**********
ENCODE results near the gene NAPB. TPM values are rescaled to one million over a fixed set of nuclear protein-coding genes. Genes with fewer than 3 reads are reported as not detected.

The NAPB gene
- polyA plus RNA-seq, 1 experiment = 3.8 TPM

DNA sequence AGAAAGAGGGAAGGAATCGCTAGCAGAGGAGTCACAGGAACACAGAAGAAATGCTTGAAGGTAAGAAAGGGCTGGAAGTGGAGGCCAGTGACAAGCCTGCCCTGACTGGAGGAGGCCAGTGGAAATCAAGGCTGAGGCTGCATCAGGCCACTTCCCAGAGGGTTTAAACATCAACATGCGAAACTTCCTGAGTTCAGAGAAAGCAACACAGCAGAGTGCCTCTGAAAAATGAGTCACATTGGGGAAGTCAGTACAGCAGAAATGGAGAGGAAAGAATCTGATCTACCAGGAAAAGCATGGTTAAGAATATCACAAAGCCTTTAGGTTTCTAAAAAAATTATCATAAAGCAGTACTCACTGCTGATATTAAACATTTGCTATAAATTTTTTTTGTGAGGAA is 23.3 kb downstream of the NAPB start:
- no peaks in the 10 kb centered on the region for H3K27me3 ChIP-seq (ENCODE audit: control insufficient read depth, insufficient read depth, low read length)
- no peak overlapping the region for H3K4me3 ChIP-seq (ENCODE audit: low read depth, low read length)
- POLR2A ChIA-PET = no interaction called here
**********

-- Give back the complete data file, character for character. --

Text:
ENCODE results near the gene NAPB. TPM values are rescaled to one million over a fixed set of nuclear protein-coding genes. Genes with fewer than 3 reads are reported as not detected.

The NAPB gene
- polyA plus RNA-seq, 1 experiment = 3.8 TPM

DNA sequence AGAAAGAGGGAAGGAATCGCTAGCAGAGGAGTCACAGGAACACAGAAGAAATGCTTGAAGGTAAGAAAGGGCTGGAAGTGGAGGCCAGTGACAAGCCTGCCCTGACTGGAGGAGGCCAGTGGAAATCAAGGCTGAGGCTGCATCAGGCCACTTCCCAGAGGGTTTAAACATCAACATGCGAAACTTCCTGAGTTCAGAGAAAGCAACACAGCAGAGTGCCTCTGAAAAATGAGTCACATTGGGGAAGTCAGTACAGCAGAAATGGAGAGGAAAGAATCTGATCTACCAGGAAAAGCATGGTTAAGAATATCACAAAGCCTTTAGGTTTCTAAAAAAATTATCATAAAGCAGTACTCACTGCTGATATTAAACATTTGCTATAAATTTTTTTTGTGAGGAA is 23.3 kb downstream of the NAPB start:
- no peaks in the 10 kb centered on the region for H3K27me3 ChIP-seq (ENCODE audit: control insufficient read depth, insufficient read depth, low read length)
- no peak overlapping the region for H3K4me3 ChIP-seq (ENCODE audit: low read depth, low read length)
- POLR2A ChIA-PET = no interaction called here